So, how did the terrorists get hold of this data, which included names, ranks, and details of assignments to specialist and covert units? Unfortunately the answer is ‘the PSNI gave it to them’. More accurately, the information was included in a tab in an Excel spreadsheet that was published in an online portal for FOI requests and responses. Five levels of review before the spreadsheet was published hadn’t spotted the tab with 10,000 rows of data. This data appeared online and was downloaded.
Copies of the data have now appeared stuck to walls in parts of Belfast and other cities in Northern Ireland. Police officers are concerned for the safety of their families and themselves.
While the PSNI incident is the largest, the last few days have seen other UK police forces admitting to data security breaches that are very similar. Norfolk and Suffolk police accidentally disclosed personal data of over a thousand witnesses and victims, also in response to an FOI request. In each case, a common element is the use of Excel to present statistical data in response to an FOI query.
The PSNI described the root cause of the incident as ‘human error’. Norfolk and Suffolk Constabulary identified a “technical issue” as being the root cause of the accidental disclosure of data. The fact that the incidents occurred as a result of responding to FOI requests.
Many people are asking how did this happen? How did secure and confidential data get disclosed in an Excel spreadsheet published on a public website?
A better question to start asking if we want to get the shape and measure of the ‘Wicked Problem’ is WHY.
The Importance of Asking Why
When we ask why something happened we are asking a slightly different question to the “how” question. How did this happen focuses our attention on the specifics of the immediate issue. Asking why did it happen broadens our perspective to the potentially wider issues at play and may expose the boundaries and overlaps with other problems. Taking the PSNI case as an example, we can play this out.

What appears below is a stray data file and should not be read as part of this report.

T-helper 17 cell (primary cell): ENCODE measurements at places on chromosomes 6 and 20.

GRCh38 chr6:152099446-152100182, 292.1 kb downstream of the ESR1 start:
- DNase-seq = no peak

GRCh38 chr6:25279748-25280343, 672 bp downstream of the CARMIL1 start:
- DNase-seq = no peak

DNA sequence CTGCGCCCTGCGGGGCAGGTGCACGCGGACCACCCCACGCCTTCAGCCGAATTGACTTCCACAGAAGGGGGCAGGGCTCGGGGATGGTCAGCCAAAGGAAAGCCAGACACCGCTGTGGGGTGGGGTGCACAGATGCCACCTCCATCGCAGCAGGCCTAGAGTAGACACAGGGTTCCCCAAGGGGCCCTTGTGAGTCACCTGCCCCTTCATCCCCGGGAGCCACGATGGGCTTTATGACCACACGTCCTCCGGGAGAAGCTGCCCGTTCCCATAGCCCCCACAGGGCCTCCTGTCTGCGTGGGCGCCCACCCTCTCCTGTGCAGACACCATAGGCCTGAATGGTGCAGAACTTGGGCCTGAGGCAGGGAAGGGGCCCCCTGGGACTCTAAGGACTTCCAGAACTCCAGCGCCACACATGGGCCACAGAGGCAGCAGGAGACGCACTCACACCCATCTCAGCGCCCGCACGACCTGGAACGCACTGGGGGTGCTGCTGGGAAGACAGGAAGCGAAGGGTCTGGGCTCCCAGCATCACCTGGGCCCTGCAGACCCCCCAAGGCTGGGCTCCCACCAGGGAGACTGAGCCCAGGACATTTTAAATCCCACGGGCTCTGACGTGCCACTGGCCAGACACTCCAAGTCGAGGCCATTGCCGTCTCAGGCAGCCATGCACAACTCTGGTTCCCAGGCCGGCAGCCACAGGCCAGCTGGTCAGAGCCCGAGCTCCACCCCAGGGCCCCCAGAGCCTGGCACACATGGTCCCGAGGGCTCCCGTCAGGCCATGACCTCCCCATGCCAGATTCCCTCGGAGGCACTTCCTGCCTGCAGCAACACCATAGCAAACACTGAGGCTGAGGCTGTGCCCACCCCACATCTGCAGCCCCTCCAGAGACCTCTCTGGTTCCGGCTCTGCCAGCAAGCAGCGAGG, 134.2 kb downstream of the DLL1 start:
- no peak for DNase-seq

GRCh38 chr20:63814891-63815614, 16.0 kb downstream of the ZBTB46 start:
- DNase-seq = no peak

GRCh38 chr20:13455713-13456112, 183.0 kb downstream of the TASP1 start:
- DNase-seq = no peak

‘How did people unhide hidden tabs in a pivot table spreadsheet?’ (because, let’s face it, a key cause here is that statistical data seems to have been prepared in pivot tables in Excel) is a question that might lead us down a path to a solution of “we will only publish data in PDF form from now on”. And that answer might not actually be a solution because of other stakeholder requirements and needs – for example there might be a legal barrier to using locked down PDF files to publish the data.
“Why did the different levels of checking before this spreadsheet was published not catch the 10,000 rows of data?” is a good question to ask. It’s a lot better than “how did Team X or Person Y miss all that data?”. Perhaps the junior clerk who produced the pivot table actually considered the risk and had hidden the tab with the source data? That leads us to more why’s though. Like “Why did nobody think to look for hidden tabs or cells in the spreadsheet before it was published?”. Perhaps the actual root cause is a training issue in how to use Excel safely and securely for analytics and reporting purposes, or to improve training on how to audit and review spreadsheets for security risks before they are approved for release?